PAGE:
Last week, the Cato Institute released a new study looking at the state‐by‐state value of welfare. Nationwide, the study found that the value of benefits for a typical recipient family ranged from a high of $49,175 in Hawaii to a low of $16,984 in Mississippi.
In Rhode Island, a mother with two children participating in seven major welfare programs (Temporary Assistance for Needy Families, Medicaid, food stamps, WIC, housing assistance, utility assistance and free commodities) could receive a package of benefits worth $38,632, the sixth highest in the nation. Only Hawaii, Massachusetts, Connecticut, New Jersey and the District of Columbia provided more generous benefits.
When it comes to gauging the value of welfare benefits, it is important to remember that they are not taxed, while wages are. In fact, in some ways, the highest marginal tax rates anywhere are not for millionaires, but for someone leaving welfare and taking a job.
Therefore, a mother with two children in Rhode Island would have to earn $20.83 per hour for her family to be better off than they would be on welfare. That’s more than the average entry‐level salary for a teacher or secretary. In fact, it is almost 118 percent of Rhode Island’s median salary.
Let’s not forget the additional costs that come with going to work, such as child care, transportation and clothing. Even if the final income level remains unchanged, an individual moving from welfare to work will perceive some form of loss: a reduction in leisure as opposed to work.
That’s not to say welfare recipients in Rhode Island are lazy — they aren’t. But they’re not stupid, either. Surveys of welfare recipients consistently show their desire for a job. There is also evidence, however, that many are reluctant to accept available employment opportunities. Despite the work requirements included in the 1996 welfare reform, only 18 percent of adult welfare recipients in Rhode Island are working in unsubsidized jobs, while roughly 29 percent are involved in the broader definition of work participation, which includes activities such as job search and training.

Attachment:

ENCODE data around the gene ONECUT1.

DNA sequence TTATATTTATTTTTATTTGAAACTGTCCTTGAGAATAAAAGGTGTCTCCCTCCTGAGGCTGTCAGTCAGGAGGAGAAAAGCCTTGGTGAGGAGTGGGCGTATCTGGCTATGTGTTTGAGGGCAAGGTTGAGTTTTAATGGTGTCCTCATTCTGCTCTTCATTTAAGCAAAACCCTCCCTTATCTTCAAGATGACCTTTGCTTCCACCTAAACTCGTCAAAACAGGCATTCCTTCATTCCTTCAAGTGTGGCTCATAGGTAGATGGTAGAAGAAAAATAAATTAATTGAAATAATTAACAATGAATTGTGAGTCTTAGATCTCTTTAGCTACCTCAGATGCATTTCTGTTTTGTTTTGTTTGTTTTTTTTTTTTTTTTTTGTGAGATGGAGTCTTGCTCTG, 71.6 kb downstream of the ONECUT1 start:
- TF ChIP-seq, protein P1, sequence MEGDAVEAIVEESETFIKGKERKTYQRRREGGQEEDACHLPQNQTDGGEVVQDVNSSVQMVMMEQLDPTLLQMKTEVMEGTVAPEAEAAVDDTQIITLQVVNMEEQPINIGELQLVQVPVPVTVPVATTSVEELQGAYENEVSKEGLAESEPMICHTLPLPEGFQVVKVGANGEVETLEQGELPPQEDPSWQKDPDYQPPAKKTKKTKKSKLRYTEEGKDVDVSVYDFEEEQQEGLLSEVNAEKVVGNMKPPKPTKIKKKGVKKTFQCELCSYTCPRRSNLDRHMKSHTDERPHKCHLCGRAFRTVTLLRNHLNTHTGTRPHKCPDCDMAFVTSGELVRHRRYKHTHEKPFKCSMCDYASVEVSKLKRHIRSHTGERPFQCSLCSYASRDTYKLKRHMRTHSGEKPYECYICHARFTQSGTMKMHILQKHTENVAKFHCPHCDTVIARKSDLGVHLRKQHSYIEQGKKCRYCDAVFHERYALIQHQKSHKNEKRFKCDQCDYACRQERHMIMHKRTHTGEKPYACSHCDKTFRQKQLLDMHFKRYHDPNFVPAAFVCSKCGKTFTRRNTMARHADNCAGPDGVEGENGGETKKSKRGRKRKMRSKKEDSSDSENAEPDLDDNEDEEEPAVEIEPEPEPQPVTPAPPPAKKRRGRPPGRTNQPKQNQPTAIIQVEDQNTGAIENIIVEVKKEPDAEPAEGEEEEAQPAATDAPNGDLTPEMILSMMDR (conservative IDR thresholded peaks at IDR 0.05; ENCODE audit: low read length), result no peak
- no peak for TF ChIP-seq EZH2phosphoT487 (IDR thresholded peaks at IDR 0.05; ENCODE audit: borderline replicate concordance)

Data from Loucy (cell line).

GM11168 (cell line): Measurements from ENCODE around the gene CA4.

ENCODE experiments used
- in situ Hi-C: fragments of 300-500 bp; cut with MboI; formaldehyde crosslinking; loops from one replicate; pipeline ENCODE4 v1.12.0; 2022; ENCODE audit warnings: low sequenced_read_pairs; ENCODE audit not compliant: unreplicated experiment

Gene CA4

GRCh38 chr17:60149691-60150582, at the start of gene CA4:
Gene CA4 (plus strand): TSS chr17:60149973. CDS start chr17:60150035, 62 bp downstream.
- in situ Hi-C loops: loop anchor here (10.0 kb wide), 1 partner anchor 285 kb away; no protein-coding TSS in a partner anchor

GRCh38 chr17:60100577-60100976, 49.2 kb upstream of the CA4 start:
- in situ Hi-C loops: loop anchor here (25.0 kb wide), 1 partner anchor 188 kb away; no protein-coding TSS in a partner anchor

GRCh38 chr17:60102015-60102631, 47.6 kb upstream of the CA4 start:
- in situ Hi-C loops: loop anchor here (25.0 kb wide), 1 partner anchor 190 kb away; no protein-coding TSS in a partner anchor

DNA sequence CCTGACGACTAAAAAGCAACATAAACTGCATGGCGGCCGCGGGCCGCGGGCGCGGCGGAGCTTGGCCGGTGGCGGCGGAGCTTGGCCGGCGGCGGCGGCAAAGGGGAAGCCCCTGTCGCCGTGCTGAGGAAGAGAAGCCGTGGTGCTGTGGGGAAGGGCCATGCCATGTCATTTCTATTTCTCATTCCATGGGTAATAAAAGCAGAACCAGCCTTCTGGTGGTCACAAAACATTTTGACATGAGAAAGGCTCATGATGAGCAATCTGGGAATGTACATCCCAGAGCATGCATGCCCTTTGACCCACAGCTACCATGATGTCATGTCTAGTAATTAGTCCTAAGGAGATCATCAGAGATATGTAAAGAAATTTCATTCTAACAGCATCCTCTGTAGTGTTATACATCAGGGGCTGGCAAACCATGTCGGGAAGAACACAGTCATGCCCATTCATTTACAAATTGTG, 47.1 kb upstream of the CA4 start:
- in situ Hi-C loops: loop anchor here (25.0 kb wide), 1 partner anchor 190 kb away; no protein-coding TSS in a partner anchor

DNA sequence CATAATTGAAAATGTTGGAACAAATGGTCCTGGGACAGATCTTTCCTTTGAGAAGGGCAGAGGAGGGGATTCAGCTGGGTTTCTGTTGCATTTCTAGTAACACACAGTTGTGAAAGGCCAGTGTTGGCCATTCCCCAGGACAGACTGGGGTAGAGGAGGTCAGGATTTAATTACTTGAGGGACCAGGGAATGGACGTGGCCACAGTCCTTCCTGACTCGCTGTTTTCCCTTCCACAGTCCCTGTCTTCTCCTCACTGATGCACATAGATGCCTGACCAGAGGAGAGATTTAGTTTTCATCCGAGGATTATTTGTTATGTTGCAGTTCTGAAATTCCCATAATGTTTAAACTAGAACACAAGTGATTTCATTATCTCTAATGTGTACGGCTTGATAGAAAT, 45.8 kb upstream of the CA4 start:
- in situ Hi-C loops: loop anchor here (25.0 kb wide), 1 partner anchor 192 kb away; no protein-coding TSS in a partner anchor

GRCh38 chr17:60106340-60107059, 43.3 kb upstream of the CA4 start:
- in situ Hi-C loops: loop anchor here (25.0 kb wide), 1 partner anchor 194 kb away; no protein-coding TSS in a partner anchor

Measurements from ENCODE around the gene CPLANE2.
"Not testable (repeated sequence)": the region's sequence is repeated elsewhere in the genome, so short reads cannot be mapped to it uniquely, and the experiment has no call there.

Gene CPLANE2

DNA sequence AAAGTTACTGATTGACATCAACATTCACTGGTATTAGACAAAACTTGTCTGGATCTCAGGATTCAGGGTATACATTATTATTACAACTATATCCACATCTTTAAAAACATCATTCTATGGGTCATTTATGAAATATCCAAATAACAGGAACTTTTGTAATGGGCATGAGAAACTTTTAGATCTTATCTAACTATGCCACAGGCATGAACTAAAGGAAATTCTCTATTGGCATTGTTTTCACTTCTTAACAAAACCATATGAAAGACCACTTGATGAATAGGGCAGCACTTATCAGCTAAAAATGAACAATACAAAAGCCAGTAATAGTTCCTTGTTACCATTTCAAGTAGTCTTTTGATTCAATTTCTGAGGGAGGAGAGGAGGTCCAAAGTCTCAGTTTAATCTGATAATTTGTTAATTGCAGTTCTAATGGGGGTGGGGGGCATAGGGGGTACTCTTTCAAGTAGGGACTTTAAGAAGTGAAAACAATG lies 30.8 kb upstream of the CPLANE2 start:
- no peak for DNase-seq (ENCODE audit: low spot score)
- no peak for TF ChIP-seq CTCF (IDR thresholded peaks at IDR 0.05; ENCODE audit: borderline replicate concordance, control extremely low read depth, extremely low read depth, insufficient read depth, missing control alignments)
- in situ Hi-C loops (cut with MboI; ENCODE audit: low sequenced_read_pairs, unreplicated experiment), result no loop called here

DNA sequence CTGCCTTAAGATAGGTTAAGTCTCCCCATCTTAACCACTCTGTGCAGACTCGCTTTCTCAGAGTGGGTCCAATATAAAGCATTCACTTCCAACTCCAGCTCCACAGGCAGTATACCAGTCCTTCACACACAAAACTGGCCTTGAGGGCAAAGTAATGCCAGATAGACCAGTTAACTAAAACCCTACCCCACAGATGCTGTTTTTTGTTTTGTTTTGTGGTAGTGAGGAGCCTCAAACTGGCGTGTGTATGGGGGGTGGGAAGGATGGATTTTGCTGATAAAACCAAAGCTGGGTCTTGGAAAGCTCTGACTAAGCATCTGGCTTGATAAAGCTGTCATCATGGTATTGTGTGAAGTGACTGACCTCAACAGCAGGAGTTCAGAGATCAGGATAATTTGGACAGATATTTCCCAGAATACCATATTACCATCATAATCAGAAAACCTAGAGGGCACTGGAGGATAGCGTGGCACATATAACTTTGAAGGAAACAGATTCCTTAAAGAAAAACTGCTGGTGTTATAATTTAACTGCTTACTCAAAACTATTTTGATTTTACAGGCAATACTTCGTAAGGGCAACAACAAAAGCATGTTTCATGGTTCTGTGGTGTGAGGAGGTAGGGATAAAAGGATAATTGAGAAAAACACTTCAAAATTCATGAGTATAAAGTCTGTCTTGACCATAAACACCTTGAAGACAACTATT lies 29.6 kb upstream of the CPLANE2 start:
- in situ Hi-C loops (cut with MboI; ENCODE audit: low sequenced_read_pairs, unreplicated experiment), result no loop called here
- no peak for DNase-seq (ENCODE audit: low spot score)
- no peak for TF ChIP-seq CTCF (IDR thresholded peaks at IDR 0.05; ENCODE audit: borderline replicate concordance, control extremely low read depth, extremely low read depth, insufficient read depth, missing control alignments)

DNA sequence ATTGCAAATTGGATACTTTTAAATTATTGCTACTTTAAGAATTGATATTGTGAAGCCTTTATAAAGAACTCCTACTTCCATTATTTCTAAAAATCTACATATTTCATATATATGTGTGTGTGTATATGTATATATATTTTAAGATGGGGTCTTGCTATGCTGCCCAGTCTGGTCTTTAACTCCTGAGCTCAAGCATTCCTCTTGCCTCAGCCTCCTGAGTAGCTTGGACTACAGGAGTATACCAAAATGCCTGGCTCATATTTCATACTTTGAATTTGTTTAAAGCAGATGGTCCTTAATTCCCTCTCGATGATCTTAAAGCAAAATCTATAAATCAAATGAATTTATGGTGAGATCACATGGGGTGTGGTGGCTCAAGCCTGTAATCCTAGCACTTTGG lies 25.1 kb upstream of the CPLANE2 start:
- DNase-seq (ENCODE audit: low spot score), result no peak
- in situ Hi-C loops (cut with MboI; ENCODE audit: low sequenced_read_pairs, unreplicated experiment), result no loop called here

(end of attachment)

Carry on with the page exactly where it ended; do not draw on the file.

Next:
We shouldn’t blame welfare recipients. By not working, they are simply responding rationally to the incentive systems our public policy‐makers have established.
Of course, not every welfare recipient meets the study’s profile, and many who do don’t receive all the benefits listed. (On the other hand, some receive even more.) Still, what is undeniable is that for many recipients — particularly “long‐term” dependents — welfare pays substantially more than an entry‐level job.
In a Rhode Island recipient’s short‐term cost‐benefit analysis, choosing welfare over work makes perfect sense. But it may hurt over the long term because one of the most important steps toward avoiding or getting out of poverty is a job. Only 2.6 percent of full‐time workers are poor, compared with 23.9 percent of adults who do not work.
Even though many anti‐poverty activists decry low‐wage jobs, starting at a minimum‐wage job can be a springboard out of poverty. And while it would be nice to raise the wages of entry‐level service workers, government has no ability to do so. (Study after study shows that mandated wage increases result in a loss of jobs for the lowest‐skilled workers).
If reducing welfare dependence and rewarding work is the goal, Rhode Island legislators should consider ways to shrink the gap between the value of welfare and work by reducing benefit levels and tightening eligibility requirements. For its part, Congress should consider strengthening welfare work requirements, removing exemptions and narrowing the definition of work.